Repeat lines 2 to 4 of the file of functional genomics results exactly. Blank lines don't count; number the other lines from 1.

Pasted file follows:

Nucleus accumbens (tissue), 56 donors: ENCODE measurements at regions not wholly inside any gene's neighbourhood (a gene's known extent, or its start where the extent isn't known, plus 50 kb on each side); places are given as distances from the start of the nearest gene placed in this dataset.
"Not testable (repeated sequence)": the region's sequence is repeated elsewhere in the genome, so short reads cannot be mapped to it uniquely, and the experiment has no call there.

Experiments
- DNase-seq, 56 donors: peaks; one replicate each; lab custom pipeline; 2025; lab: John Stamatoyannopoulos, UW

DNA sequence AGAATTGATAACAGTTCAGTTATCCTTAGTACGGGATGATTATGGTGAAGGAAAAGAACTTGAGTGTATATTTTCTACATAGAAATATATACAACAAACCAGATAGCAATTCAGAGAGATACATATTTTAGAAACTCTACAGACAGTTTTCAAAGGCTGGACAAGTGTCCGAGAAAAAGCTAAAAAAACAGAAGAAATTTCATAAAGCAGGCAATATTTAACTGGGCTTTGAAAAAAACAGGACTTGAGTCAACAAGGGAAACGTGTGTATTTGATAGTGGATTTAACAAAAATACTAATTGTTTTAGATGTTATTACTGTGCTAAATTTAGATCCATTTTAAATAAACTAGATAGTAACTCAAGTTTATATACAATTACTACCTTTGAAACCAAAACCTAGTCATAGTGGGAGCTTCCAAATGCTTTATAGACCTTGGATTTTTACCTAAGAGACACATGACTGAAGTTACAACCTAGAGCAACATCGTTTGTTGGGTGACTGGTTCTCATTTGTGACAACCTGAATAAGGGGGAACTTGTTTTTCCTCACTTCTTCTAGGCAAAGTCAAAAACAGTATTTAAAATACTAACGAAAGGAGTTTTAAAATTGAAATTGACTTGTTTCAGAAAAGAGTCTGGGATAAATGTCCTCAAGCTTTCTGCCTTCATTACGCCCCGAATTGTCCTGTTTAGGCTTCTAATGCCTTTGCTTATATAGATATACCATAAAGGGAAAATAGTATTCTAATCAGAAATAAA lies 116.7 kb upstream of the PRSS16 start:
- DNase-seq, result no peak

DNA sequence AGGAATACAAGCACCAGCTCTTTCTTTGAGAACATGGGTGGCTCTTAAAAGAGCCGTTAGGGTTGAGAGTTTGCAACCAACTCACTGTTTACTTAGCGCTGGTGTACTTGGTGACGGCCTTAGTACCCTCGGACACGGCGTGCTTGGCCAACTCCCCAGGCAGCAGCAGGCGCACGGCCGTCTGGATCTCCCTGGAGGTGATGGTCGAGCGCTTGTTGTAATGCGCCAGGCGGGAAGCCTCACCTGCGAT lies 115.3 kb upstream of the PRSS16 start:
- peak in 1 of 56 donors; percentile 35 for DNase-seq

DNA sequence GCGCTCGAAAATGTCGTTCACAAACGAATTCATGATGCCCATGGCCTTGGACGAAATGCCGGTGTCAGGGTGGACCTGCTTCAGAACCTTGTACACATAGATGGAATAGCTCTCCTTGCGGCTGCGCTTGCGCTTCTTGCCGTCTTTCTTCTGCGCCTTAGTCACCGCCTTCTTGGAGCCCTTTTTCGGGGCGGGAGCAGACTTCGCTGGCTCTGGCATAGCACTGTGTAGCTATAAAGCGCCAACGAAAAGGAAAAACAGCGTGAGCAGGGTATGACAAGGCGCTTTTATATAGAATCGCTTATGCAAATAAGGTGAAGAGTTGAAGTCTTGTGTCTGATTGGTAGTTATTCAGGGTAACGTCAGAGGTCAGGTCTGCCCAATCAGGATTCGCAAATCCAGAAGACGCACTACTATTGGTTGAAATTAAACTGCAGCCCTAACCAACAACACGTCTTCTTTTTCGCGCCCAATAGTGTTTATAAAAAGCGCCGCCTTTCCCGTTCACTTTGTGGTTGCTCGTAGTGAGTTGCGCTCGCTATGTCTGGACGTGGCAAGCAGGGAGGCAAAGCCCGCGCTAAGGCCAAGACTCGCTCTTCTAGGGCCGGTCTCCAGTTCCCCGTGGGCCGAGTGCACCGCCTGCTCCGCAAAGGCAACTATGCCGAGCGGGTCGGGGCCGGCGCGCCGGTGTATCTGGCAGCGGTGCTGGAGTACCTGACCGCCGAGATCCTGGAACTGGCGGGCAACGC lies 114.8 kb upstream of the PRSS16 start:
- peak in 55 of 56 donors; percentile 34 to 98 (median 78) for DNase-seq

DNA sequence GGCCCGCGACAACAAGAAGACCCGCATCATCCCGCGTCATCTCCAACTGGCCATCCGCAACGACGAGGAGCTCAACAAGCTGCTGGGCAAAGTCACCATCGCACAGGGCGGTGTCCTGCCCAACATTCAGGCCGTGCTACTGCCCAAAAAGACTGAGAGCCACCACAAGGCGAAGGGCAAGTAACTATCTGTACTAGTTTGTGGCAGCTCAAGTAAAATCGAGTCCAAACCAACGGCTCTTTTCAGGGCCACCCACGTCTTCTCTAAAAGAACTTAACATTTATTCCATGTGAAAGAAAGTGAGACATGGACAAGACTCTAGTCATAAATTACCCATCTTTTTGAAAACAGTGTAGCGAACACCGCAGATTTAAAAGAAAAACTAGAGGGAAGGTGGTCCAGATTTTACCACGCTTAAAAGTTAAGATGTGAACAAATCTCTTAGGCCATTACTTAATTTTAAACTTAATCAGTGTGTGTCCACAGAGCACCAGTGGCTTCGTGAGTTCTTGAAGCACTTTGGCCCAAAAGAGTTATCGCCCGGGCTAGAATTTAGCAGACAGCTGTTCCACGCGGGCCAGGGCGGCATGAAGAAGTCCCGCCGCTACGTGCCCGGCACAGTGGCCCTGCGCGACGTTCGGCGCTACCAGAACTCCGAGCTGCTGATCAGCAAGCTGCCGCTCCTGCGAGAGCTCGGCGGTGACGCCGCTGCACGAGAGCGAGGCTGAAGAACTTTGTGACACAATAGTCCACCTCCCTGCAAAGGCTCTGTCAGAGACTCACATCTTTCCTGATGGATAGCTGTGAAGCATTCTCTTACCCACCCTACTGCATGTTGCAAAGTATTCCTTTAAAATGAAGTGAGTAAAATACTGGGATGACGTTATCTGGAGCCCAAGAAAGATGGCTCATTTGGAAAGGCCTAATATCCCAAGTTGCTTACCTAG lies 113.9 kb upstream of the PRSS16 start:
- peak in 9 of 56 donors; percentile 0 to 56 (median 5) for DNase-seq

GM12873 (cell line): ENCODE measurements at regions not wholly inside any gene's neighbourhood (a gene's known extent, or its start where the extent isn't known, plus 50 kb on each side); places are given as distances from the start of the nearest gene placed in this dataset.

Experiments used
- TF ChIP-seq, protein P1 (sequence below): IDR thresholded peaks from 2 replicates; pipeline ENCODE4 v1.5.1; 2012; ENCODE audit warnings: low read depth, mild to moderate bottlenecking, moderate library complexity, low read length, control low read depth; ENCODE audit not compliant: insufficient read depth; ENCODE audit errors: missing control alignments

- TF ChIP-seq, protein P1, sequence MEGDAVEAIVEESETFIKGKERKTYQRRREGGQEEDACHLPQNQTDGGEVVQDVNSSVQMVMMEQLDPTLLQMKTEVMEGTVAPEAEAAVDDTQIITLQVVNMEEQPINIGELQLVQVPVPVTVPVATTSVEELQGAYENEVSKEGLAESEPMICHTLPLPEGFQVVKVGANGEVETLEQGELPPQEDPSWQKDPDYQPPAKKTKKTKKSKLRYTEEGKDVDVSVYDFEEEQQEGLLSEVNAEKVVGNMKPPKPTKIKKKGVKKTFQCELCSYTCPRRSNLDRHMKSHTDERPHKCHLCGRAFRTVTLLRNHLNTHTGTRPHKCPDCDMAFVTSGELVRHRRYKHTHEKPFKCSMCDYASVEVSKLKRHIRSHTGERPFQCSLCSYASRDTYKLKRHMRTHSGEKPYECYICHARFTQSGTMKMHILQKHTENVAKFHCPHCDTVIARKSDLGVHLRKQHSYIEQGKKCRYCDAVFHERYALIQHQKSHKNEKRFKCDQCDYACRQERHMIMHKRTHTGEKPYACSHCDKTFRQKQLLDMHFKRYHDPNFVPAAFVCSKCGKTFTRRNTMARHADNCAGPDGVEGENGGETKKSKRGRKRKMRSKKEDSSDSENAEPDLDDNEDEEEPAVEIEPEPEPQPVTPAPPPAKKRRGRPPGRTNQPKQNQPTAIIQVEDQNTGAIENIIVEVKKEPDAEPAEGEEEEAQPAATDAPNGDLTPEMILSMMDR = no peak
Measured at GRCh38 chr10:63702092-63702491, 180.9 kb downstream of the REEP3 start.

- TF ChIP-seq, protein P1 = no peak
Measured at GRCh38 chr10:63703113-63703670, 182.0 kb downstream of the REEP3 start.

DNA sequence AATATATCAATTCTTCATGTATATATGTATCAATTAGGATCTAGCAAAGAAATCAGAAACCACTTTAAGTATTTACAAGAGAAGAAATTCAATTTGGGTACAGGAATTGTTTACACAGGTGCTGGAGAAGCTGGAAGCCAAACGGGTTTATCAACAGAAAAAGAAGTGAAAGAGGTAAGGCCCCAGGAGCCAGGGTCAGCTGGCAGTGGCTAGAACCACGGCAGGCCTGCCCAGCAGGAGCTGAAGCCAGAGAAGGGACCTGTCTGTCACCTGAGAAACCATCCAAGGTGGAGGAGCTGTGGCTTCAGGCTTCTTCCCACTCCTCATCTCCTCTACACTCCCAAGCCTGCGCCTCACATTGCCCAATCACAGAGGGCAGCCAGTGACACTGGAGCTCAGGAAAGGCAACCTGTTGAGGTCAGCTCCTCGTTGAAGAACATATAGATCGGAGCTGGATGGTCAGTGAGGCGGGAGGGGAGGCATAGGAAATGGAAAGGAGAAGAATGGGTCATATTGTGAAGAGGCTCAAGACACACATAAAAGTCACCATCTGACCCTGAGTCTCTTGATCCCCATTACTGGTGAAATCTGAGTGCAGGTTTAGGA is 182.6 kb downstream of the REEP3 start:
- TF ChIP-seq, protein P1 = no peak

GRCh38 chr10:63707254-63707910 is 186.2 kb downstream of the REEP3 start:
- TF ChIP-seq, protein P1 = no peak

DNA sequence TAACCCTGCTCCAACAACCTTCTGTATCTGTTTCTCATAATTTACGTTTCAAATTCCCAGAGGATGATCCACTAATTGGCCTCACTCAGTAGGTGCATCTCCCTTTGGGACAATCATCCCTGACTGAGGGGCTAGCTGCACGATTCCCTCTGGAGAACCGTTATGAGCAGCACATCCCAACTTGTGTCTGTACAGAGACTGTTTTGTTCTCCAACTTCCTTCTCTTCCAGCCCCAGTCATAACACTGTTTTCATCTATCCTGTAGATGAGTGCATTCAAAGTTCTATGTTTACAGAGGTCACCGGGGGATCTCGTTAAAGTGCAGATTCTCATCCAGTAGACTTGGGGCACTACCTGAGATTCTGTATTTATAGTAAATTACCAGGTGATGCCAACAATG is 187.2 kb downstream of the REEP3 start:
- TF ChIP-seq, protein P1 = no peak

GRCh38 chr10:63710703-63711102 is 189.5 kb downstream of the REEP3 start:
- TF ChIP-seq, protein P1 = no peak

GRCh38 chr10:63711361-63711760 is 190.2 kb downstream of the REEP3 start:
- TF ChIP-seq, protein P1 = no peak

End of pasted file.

"Not testable (repeated sequence)": the region's sequence is repeated elsewhere in the genome, so short reads cannot be mapped to it uniquely, and the experiment has no call there.

Experiments
- DNase-seq, 56 donors: peaks; one replicate each; lab custom pipeline; 2025; lab: John Stamatoyannopoulos, UW